At least 14 states have no statute of limitations for children younger than 15 to 16 years old, according to the national center for victims of crime. The study also states that eight states do not have any statute of limitations for prosecuting felony sexual assault.Last year

David ward, an attorney with legal voice, a women’s and LGBTQ rights law center in seattle, said the most common thought he’s heard from survivors is that the language of the law needs to be centered around them, not the perpetrators. Otherwise, it can lead to a culture in which a victim’s testimony is questioned.

The current statute of limitations for sex crimes dates back to the 1970s, and washington state representatives have been fighting to change it for years. Former rep. John ahern, R-spokane, introduced a bill to extend the statute of limitations for child victims in 2007. He tried again in 2011 to no avail.

In 2013, former rep. Jeff holy, R-spokane, sponsored a bill that passed in 2013. It says victims of sex crimes as children have 10 years after the crime or until their 30th birthday to report and prosecute.

Sexual assault kits, also called rape kits, consist of evidence collected during a medical exam.Eliminate statute the kits have to be processed through a DNA database of past perpetrators. If that doesn’t happen, there is no chance for a victim to prosecute with evidence of a sexual assault.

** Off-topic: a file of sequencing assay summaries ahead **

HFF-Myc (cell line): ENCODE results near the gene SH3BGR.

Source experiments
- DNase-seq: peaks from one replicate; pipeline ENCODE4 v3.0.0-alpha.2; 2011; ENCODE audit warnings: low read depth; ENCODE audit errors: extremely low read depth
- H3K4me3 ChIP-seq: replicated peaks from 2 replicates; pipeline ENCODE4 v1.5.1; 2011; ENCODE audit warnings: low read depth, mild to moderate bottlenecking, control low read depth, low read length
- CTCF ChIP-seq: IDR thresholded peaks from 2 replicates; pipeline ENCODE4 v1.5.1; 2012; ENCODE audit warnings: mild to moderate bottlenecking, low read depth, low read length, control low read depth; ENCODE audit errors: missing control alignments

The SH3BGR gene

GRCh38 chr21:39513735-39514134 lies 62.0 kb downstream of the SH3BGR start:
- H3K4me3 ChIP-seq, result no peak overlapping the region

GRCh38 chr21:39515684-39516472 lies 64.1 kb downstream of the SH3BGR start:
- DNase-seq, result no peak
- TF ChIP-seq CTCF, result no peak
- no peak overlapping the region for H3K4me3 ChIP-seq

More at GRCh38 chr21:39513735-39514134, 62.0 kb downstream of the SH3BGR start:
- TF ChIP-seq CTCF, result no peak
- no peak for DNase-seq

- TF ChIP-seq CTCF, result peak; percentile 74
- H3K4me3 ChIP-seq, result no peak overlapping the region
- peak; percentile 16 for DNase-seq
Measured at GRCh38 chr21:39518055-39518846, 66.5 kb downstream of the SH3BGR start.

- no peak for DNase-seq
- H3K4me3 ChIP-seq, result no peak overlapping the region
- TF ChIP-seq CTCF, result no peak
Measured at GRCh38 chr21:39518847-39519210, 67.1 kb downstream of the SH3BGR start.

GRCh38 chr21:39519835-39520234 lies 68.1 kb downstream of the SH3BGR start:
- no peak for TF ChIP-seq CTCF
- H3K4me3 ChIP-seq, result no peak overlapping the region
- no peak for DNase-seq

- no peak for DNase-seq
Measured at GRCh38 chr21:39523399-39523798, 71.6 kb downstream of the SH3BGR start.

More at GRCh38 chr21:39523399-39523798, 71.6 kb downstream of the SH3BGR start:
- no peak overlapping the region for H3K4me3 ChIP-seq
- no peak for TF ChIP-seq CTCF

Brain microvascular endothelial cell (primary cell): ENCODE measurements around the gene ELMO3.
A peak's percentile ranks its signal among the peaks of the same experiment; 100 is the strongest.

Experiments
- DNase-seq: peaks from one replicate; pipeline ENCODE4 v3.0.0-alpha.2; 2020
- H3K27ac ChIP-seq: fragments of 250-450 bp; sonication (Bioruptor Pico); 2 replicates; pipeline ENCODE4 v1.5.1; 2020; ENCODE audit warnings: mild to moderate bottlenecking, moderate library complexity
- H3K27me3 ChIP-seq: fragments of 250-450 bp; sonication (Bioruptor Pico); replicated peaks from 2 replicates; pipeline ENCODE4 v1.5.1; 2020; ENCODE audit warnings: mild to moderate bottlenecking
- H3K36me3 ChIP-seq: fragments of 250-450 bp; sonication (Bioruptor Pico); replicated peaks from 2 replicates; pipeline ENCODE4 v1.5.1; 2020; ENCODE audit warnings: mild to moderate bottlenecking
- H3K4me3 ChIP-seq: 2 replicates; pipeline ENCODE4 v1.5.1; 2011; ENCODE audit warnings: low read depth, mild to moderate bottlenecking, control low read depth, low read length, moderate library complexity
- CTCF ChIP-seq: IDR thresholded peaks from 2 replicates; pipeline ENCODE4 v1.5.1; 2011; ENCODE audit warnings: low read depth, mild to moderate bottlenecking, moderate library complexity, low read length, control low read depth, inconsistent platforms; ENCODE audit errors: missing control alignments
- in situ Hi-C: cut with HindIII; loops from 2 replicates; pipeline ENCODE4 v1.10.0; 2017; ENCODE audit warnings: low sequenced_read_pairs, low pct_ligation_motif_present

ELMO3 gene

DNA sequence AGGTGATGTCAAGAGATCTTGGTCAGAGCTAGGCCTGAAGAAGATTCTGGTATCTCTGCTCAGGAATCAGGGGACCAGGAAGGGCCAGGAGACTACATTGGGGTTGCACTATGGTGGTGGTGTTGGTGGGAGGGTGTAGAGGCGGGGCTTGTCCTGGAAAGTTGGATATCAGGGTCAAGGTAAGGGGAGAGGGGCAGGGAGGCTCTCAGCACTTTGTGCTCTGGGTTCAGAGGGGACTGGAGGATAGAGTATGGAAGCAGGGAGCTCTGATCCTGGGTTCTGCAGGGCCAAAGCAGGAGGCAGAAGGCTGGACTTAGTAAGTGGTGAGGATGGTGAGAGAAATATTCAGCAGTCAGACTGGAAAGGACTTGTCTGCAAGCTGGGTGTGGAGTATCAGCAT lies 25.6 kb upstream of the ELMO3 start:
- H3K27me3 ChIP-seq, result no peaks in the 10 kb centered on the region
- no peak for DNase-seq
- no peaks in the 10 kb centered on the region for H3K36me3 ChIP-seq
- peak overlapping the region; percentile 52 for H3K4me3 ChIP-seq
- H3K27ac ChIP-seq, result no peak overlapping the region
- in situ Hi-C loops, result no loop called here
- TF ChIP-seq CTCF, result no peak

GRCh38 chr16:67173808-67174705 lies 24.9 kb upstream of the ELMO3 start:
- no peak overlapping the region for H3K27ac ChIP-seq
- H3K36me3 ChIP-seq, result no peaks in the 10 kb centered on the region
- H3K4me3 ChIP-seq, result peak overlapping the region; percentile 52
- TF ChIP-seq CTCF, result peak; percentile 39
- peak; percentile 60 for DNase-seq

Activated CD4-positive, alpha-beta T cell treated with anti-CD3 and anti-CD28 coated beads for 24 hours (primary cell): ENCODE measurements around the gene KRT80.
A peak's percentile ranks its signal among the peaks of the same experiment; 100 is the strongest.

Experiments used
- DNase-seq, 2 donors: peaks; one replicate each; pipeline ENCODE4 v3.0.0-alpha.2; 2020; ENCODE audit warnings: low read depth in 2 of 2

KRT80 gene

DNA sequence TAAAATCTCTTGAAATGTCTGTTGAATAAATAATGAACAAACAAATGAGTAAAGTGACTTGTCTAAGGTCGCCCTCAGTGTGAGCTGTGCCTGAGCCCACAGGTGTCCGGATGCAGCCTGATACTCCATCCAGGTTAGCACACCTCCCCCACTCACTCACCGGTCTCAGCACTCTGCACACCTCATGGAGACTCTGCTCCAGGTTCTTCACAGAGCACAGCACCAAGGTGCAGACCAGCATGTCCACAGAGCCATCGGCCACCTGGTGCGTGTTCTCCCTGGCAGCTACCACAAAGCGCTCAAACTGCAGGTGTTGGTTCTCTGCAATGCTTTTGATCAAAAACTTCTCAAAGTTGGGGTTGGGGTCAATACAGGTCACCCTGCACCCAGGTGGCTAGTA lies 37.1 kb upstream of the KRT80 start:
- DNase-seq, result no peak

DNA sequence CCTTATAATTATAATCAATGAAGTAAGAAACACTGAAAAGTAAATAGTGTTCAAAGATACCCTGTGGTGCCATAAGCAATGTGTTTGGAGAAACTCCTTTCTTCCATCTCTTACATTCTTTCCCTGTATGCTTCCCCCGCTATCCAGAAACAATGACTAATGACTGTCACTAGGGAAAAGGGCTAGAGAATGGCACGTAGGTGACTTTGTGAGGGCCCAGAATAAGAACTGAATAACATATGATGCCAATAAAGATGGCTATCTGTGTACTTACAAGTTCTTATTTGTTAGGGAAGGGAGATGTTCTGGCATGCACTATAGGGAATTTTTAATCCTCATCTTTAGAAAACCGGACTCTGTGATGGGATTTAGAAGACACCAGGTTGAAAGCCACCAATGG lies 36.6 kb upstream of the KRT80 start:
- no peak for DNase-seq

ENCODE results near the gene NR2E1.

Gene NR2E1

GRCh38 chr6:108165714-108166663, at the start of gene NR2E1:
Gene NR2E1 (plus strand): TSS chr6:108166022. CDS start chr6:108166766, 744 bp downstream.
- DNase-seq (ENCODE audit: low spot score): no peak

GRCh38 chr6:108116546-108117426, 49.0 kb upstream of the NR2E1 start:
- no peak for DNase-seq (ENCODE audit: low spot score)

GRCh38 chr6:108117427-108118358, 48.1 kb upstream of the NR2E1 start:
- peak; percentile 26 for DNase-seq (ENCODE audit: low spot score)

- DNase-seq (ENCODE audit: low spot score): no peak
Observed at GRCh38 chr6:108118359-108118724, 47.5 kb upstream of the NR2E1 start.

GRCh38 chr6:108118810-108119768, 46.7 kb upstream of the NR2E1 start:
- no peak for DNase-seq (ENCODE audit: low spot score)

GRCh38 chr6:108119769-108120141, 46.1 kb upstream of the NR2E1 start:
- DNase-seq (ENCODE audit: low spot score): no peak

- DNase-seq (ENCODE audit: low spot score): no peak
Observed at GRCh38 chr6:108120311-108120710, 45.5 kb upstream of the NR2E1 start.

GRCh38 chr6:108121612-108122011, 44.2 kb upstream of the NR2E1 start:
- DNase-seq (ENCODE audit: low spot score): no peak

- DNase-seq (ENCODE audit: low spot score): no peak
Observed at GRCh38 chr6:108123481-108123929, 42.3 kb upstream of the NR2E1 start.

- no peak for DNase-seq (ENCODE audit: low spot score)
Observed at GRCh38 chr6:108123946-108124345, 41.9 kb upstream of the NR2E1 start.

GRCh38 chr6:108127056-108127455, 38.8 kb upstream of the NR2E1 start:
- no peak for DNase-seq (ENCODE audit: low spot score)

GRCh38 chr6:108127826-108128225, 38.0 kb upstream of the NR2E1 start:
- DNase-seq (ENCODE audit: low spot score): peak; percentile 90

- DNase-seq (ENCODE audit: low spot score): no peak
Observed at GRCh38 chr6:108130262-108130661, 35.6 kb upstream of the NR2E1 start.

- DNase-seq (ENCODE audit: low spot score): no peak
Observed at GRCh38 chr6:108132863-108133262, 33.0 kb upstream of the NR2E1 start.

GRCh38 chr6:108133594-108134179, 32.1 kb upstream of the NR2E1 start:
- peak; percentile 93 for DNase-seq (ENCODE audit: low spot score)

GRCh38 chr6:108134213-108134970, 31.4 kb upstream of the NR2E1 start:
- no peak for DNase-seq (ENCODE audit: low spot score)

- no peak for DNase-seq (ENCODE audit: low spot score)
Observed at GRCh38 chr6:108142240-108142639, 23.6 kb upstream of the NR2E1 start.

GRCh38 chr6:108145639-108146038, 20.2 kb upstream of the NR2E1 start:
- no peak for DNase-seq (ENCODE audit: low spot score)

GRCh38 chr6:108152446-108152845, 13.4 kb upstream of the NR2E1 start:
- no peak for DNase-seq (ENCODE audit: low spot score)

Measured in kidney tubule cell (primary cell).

The oldest case on record at the washington state patrol crime laboratory in seattle goes back to 1992. A law passed in 2015 required law enforcement to submit a request for laboratory analysis within 30 days of receiving a rape kit. This applies to new kits but didn’t mandate any action on the backlog.

The 2015 law also created a 20-member sexual assault forensics examiners task force meant to study the best practices for supporting survivors. The taskforce is led by rep. Tina orwall, D-des moines, along with rep. Gina mccabe, R-goldendale. The revelation of 10,000 backlogged kits resulted from the task force’s recommendation and progress report to lawmakers in 2017.

Also last year, the U.S. Department of justice awarded the washington state attorney general $3 million to process rape kits, investigate and prosecute cases.Eliminate statute limitations

A bill sponsored by rep. Orwall, HB 2353, would have required those backlogged kits from before 2015 to be submitted for lab testing, but the bill died without a vote this session.

Rep. Griffey offered an amendment to the house-proposed operating budget to provide $2.5 million to test the backlog of more than 10,000 untested kits, and rep. McCabe added an amendment to extend the sexual assault task force for another year.